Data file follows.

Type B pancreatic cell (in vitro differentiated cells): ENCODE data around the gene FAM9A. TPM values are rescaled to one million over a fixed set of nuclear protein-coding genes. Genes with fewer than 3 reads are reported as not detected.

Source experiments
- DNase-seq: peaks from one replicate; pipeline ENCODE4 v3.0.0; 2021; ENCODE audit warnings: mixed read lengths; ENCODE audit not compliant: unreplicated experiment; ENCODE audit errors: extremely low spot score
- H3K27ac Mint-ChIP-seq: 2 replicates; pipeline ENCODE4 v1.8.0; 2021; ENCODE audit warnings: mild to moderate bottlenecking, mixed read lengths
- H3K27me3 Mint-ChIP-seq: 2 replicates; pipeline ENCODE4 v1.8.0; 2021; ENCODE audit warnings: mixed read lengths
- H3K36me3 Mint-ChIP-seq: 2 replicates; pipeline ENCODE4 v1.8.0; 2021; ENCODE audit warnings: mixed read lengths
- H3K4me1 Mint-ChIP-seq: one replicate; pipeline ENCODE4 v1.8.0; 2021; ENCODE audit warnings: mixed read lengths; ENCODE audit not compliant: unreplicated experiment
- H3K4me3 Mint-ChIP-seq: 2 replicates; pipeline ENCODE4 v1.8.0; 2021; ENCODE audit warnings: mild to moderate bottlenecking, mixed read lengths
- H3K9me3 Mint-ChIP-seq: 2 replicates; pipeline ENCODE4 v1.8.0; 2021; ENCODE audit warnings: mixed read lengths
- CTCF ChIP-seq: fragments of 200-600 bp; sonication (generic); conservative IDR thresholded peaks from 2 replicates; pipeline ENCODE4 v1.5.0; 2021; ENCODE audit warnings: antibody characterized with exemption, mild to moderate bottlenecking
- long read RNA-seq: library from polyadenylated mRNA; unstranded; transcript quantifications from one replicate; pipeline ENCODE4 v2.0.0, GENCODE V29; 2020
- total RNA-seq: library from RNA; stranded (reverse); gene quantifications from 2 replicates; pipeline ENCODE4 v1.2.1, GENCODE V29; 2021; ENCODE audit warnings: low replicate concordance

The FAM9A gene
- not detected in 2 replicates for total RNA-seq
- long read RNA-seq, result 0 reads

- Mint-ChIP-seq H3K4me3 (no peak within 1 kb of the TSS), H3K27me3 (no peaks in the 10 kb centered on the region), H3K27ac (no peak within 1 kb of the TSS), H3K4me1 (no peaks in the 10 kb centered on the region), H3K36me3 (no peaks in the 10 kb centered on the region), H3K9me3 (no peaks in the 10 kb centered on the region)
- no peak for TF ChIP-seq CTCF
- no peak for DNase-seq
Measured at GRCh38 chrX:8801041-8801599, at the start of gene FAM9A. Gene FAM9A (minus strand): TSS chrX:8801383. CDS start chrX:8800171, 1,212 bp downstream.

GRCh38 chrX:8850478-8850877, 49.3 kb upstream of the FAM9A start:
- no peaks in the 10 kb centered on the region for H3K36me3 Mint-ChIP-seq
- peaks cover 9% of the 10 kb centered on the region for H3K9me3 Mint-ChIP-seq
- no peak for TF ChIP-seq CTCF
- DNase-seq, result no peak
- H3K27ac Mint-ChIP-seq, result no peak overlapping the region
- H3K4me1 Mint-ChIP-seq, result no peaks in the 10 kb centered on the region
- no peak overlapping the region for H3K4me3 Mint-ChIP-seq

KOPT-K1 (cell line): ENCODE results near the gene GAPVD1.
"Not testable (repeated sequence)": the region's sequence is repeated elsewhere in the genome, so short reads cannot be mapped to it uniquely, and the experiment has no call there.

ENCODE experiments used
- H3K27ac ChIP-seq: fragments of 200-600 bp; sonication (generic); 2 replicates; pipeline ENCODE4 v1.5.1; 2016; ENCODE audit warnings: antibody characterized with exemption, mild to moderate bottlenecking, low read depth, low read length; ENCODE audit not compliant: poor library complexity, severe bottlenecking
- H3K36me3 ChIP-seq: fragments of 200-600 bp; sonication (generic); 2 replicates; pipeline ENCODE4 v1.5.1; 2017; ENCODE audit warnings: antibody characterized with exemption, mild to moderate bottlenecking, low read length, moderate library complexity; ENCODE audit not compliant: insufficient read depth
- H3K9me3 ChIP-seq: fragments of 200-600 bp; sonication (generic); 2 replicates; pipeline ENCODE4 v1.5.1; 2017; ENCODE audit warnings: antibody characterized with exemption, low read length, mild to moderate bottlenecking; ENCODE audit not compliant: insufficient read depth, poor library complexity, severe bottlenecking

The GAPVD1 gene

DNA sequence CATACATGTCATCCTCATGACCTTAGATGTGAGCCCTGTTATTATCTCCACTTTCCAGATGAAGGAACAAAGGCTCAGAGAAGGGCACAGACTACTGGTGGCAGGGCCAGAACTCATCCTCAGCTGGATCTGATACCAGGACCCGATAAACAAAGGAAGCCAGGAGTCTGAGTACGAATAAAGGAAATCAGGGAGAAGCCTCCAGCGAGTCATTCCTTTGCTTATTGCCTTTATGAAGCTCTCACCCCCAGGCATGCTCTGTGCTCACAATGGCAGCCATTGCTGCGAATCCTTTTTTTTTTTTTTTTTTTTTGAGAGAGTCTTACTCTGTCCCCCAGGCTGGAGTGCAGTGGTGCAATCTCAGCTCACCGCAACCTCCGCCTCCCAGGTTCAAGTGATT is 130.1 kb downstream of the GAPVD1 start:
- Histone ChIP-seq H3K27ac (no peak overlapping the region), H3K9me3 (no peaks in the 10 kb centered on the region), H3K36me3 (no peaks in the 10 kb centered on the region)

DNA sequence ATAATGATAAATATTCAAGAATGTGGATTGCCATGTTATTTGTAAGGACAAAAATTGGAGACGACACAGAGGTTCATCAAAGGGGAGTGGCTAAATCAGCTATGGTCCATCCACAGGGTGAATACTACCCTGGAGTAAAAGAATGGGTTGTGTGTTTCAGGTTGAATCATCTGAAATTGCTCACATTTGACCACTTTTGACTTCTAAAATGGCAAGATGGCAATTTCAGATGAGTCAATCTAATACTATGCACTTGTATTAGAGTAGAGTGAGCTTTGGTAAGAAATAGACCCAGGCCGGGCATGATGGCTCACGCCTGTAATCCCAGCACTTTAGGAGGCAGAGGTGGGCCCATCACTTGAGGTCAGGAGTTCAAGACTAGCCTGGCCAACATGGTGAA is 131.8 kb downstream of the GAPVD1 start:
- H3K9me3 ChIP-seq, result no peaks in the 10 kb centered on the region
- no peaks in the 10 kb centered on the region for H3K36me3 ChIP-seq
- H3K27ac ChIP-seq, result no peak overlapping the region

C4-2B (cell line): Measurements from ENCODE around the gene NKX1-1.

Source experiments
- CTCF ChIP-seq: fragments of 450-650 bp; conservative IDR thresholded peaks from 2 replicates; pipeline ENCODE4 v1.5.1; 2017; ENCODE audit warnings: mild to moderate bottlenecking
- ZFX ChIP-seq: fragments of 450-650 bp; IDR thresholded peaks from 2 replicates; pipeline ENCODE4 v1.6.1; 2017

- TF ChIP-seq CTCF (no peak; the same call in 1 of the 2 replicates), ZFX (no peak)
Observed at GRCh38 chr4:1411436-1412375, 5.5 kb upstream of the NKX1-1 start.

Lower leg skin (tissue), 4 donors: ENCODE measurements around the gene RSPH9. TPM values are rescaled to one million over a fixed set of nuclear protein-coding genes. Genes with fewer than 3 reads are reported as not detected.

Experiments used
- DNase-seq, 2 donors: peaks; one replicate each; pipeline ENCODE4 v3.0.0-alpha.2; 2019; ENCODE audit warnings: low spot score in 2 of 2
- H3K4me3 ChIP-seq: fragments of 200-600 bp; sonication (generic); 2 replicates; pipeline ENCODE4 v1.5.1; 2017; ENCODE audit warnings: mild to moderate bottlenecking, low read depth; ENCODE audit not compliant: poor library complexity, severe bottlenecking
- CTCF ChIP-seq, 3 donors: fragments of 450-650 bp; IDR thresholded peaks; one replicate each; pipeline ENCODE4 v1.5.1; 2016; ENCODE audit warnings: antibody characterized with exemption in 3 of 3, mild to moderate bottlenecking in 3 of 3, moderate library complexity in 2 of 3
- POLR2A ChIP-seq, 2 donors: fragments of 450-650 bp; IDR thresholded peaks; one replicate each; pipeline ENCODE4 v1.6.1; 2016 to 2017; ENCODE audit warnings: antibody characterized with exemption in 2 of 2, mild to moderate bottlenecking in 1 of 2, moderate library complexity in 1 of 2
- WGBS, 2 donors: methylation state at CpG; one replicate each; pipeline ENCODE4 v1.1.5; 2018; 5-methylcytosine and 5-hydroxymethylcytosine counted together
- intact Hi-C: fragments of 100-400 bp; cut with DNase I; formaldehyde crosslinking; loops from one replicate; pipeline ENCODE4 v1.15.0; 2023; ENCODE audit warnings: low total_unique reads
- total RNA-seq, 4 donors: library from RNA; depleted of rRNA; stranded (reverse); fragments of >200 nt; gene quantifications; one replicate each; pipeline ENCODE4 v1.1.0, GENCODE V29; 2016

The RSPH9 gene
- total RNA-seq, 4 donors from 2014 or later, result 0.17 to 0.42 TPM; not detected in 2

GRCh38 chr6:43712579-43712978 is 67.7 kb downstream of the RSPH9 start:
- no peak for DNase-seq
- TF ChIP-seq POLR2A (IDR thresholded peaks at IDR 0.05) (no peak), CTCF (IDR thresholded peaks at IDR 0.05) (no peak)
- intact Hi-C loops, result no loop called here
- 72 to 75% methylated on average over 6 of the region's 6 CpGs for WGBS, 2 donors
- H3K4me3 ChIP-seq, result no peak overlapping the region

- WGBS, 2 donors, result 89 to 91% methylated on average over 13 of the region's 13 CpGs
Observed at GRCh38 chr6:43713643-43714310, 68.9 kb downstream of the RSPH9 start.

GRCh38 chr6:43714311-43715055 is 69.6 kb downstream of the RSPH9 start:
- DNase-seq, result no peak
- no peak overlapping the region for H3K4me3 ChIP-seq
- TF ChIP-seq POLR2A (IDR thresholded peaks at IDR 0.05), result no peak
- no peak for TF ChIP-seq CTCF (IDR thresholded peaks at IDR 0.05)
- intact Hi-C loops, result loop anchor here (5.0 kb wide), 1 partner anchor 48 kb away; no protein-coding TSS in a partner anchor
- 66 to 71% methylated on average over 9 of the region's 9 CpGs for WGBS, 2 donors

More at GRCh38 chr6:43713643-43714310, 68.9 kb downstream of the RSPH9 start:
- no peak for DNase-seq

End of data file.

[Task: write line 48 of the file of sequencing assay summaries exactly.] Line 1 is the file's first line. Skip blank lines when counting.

Experiments used